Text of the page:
In light of the Cyclab’s recent opening, an estimation of its annual costs is difficult, but Rockefeller College has already bought a new set of tools for the mechanics and ordered an initial stock of consumables for under $1,000, according to Avens.
“We’ll see how long that lasts, but that’s not a huge figure, considering what we spend on a study break,” Avens noted. The college has arranged to receive discounted pricing on the consumables they order by purchasing them in bulk.
Other resources that students can use to fix their bikes on campus include tool kits in some of the residential colleges and a repair stand behind Frist Campus Center sponsored by the USG. “For some extensive repair, I don’t know if there are many spaces on campus anymore,” Hocker said. “But Rocky will really fill that niche, I hope.”
The Cyclab will maintain its previous goal of teaching cyclists how to repair their own bikes with the help of the volunteer mechanics on staff. “We’re still teaching people. We still operate as a co-op,” Paulauskas explained. “Instead of people coming in and having us fix their bikes, we teach them and help them through the process of fixing the bicycle.”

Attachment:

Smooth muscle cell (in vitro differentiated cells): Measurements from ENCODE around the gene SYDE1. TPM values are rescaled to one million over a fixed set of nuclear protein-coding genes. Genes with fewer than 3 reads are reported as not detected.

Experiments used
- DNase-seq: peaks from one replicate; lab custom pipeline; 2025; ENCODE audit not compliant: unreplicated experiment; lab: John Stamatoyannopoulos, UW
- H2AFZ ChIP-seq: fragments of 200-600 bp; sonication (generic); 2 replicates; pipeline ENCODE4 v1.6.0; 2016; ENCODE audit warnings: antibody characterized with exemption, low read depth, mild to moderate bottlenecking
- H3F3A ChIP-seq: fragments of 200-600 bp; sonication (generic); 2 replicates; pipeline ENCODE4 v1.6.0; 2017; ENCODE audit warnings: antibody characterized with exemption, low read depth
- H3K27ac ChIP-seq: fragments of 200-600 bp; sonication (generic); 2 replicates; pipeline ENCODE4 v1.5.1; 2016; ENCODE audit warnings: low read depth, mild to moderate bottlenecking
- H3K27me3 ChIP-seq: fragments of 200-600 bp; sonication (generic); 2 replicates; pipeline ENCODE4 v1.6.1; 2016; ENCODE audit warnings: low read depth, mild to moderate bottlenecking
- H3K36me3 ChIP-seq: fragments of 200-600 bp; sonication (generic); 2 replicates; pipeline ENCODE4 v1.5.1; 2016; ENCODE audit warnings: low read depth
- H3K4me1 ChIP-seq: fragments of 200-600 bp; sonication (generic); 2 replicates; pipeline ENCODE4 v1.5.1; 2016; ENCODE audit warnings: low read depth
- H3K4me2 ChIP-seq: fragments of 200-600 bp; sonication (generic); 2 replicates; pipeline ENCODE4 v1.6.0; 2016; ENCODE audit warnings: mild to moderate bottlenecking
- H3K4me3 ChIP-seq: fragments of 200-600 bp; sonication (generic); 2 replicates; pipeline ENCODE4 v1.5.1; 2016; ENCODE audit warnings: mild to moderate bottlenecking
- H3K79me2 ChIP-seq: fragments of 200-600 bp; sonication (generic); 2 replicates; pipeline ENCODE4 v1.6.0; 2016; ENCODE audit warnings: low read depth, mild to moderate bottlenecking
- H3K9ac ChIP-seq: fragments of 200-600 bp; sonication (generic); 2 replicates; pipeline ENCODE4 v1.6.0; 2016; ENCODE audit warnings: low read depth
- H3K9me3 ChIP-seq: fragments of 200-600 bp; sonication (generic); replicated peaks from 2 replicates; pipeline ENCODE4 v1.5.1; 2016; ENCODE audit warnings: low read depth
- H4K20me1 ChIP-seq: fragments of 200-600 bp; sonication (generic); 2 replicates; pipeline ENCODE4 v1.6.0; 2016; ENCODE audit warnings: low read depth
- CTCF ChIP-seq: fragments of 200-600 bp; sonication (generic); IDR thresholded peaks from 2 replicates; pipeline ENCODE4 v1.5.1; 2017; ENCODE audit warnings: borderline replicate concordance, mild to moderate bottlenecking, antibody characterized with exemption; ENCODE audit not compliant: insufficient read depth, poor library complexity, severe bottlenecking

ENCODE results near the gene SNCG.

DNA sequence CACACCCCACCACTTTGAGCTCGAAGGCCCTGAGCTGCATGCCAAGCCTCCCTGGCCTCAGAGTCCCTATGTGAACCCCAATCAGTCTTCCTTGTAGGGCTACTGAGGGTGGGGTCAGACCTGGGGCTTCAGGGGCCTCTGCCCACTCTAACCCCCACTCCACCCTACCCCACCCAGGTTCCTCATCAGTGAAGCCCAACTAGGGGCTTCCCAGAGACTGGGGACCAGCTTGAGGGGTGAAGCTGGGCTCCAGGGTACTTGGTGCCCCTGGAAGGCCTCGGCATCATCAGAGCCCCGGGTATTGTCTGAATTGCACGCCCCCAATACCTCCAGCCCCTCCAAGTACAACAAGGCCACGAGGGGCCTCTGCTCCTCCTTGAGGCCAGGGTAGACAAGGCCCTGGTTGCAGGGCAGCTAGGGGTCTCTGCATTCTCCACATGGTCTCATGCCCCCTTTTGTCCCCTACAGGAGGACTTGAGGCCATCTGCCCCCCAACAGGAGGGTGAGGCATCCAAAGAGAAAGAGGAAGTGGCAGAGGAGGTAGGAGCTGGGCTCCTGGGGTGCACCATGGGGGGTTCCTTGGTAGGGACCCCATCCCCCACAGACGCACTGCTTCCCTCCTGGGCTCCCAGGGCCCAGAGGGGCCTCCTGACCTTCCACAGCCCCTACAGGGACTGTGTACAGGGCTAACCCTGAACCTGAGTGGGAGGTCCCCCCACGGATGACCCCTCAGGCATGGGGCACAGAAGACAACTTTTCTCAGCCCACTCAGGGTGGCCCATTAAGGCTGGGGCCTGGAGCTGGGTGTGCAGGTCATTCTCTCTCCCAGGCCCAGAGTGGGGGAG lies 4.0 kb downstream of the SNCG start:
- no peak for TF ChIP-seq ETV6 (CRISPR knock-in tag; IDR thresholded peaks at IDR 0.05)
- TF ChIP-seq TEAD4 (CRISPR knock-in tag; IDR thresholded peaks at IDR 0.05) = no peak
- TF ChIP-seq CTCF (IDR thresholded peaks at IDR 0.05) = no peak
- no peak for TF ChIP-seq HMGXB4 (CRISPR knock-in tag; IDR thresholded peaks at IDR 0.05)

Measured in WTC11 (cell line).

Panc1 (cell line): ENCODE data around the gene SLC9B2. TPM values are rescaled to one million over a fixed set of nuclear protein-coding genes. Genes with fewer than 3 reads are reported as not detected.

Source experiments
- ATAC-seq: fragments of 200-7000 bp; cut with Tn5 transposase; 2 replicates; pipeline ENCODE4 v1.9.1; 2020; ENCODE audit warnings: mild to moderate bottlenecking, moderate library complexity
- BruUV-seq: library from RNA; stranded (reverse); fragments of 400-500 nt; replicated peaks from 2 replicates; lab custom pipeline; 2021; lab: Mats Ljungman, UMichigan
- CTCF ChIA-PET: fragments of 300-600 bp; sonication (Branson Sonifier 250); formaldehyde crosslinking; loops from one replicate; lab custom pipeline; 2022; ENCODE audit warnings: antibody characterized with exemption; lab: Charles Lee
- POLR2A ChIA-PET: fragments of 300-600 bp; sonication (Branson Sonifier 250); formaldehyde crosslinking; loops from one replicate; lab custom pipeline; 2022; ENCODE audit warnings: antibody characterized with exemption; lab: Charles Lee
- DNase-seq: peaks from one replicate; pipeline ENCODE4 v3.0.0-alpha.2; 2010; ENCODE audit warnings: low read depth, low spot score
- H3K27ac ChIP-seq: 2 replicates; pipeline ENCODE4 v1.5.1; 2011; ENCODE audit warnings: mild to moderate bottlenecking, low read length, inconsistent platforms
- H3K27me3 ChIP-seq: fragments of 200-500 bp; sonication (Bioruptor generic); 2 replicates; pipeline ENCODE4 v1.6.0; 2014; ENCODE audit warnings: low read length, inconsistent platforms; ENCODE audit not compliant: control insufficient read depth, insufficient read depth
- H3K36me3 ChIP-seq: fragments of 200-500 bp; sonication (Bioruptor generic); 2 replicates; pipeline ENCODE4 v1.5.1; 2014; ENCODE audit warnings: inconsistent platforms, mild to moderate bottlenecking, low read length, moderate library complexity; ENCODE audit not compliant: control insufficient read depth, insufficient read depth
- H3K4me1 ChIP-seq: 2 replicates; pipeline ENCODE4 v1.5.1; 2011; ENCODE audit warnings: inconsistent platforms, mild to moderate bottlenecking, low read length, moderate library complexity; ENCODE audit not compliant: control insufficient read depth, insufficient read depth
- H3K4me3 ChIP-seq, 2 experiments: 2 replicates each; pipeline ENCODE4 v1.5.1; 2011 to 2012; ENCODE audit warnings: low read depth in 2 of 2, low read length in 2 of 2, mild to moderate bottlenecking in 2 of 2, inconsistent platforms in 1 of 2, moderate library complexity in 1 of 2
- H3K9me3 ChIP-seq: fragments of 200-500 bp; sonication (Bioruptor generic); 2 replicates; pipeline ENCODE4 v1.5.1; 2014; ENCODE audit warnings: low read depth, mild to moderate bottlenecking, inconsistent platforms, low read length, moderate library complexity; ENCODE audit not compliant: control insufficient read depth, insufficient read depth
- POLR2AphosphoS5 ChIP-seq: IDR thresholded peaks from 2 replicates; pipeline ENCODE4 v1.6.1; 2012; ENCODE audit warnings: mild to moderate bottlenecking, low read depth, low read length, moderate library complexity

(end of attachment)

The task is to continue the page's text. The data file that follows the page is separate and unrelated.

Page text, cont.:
The organization previously retained a staff of more than 20 volunteer mechanics, according to Hocker, and the management team continues to encourage any new mechanics to join, regardless of their level of experience.
“The hope is that we would get a collective of people who would come in and give it a few hours a month,” Hocker added. “Exposure is really what makes you learn. I don’t think I could really explain how to fix a flat tire until I taught a seven-year-old girl, and she did it better than anyone else.”
Although the Cyclab used to host collective group rides, bicycle education classes and an annual mini-bike race called FNA, the management team will presently focus on renewing its function as a bicycle repair shop.
“We want students to use this because that’s how it’s going to survive,” Hocker explained. “The more kids that want to play with their bikes, the longer we can stay open.”